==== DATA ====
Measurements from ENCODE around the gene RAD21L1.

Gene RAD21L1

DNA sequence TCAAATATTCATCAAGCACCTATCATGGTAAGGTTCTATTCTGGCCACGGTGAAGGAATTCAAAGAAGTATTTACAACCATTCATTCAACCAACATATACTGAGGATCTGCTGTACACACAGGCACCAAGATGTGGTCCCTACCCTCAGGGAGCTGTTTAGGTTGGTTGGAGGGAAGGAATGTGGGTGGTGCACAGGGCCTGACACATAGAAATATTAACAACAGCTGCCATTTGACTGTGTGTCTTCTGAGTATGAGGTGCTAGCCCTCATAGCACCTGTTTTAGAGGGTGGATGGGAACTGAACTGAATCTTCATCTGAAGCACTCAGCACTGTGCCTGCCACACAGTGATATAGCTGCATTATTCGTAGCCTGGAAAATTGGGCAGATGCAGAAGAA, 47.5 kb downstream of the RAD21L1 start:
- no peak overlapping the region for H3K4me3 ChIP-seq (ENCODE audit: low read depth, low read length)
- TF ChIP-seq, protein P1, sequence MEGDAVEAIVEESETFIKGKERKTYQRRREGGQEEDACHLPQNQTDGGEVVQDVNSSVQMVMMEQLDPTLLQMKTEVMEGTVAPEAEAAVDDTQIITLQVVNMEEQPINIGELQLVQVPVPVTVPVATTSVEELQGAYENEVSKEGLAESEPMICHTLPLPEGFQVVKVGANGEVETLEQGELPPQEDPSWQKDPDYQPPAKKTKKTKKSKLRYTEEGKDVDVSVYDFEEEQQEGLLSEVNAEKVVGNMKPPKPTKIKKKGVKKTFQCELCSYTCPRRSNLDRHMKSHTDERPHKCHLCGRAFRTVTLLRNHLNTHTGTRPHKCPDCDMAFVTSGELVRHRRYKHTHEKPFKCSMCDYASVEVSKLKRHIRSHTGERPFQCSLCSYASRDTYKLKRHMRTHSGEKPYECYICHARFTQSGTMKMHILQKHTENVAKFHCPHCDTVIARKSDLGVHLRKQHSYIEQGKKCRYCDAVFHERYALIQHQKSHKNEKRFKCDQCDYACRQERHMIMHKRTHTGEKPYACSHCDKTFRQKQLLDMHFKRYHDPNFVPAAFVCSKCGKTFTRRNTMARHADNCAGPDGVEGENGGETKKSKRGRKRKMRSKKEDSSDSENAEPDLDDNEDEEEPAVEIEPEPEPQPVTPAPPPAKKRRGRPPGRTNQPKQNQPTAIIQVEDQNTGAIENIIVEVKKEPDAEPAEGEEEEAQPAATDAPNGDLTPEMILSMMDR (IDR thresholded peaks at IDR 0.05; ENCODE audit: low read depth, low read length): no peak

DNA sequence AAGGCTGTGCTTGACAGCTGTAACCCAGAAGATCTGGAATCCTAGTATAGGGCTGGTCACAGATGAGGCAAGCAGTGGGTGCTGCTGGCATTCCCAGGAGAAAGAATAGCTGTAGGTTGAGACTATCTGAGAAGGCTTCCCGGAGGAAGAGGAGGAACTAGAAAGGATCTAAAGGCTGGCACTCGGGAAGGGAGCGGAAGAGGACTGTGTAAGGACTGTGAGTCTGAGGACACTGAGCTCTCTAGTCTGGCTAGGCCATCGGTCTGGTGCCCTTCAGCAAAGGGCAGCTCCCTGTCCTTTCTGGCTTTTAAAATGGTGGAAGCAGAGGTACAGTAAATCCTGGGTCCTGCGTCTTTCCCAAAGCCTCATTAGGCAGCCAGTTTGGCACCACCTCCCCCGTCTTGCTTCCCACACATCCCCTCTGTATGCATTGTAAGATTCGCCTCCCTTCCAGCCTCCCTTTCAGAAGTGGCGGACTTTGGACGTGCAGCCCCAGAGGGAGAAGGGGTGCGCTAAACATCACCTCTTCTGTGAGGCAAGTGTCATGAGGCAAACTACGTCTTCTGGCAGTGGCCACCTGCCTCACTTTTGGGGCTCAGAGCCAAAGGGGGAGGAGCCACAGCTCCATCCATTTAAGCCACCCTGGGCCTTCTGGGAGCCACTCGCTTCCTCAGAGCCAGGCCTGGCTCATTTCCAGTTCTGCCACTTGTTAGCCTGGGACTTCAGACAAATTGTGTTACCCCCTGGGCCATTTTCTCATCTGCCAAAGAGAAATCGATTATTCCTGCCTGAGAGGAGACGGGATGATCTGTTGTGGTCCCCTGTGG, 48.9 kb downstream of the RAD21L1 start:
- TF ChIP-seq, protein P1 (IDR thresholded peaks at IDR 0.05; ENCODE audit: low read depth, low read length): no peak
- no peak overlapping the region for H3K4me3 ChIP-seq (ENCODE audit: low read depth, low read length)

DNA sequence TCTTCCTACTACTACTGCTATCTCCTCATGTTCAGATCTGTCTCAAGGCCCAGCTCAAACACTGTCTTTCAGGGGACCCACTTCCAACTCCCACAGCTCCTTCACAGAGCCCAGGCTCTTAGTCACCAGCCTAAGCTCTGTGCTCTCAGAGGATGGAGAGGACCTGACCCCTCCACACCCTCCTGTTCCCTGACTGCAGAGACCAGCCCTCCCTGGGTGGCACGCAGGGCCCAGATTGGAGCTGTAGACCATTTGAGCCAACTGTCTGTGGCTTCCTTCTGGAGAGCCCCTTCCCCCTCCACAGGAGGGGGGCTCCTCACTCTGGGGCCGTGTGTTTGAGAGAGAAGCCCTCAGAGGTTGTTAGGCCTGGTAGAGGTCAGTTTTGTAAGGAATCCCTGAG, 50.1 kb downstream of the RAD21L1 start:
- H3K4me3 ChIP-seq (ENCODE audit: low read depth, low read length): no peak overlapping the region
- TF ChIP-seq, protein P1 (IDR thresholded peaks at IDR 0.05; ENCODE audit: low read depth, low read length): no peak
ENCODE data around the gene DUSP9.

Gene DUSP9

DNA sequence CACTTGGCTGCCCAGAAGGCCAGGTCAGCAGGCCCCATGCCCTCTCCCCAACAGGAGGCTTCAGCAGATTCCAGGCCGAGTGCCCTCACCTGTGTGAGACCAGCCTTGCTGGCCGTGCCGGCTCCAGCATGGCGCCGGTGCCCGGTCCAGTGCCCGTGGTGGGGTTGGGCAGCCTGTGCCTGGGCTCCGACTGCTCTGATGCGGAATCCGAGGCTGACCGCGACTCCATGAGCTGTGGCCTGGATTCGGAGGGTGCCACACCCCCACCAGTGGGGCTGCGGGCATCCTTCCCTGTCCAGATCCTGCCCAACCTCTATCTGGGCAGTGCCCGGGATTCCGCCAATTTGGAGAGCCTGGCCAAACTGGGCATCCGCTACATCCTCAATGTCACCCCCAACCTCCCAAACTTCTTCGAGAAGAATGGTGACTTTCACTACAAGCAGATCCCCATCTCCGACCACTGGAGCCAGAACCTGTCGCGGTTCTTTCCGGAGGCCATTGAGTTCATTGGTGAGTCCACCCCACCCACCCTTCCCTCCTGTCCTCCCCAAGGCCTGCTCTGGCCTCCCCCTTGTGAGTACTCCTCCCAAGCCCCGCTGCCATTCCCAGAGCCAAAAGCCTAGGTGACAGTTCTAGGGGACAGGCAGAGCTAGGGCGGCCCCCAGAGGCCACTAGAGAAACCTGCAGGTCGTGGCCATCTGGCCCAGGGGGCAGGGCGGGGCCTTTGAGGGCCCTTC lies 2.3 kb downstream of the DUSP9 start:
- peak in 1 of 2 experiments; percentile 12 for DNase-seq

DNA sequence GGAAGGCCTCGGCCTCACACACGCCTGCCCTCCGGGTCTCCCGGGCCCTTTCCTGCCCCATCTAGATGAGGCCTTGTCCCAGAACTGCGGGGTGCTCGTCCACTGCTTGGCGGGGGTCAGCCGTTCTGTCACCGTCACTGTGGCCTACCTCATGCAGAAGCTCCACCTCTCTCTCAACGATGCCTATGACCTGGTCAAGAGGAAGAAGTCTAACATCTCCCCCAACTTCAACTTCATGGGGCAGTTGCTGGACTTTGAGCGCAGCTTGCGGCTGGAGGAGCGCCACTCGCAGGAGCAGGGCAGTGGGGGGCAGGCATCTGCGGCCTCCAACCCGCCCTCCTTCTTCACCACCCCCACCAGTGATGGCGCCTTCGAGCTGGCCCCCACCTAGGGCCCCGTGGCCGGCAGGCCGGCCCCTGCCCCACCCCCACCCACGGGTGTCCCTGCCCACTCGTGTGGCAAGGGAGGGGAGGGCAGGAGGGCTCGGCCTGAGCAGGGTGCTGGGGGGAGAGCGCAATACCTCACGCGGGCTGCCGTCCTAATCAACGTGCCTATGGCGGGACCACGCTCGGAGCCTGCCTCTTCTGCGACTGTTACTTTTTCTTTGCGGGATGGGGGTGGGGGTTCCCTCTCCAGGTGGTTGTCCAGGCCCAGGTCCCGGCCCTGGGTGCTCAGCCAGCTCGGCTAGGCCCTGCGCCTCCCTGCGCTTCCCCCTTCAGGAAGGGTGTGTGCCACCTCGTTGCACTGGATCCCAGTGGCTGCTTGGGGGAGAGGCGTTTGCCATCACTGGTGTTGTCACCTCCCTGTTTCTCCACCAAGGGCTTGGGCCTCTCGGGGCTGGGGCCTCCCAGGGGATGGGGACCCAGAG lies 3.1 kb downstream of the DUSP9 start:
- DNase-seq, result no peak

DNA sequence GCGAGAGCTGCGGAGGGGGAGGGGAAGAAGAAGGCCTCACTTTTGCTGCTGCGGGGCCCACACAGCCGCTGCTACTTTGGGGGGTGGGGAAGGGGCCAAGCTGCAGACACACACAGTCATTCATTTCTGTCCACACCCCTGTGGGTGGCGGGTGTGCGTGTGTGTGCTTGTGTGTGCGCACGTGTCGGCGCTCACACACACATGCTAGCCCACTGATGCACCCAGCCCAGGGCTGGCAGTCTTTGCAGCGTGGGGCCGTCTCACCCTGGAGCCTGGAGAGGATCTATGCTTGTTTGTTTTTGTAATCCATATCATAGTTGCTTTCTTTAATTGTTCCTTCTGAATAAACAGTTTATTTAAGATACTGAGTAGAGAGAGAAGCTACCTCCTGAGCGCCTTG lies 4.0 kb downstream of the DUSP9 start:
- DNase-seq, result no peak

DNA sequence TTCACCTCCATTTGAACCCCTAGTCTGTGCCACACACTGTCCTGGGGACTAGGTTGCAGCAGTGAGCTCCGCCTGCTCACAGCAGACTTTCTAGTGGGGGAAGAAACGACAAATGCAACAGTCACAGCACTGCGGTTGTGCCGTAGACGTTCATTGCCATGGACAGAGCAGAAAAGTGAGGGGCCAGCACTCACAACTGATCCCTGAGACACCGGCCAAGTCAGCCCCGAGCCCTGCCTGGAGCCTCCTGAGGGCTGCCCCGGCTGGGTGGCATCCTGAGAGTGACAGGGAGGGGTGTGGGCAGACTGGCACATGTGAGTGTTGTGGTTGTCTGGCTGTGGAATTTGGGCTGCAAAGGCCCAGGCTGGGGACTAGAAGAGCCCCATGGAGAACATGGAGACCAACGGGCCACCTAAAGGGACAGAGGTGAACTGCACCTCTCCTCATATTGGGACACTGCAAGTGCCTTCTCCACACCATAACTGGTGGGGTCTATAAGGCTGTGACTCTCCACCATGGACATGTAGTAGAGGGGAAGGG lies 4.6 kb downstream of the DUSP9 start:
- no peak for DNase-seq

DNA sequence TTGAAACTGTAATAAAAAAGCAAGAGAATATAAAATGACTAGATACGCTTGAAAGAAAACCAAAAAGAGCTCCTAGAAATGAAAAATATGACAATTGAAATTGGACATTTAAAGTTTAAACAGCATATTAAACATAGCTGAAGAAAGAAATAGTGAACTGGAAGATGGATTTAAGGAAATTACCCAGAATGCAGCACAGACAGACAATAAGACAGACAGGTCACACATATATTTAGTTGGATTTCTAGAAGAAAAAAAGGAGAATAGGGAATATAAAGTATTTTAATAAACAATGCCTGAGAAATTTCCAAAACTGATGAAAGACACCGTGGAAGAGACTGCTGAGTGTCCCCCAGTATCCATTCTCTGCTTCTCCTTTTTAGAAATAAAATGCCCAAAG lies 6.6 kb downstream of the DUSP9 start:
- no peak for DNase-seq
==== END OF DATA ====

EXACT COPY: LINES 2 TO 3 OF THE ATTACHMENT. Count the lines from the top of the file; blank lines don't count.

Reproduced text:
Gene RAD21L1

DNA sequence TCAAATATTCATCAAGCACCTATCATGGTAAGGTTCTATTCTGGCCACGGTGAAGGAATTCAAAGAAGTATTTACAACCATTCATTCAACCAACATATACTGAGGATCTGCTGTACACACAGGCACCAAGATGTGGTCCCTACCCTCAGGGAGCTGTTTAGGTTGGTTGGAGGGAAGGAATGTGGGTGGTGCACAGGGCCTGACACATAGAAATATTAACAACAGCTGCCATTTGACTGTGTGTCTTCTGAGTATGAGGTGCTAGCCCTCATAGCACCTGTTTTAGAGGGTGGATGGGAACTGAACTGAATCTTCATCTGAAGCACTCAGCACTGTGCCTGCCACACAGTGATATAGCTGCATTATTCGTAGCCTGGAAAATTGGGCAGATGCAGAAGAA, 47.5 kb downstream of the RAD21L1 start: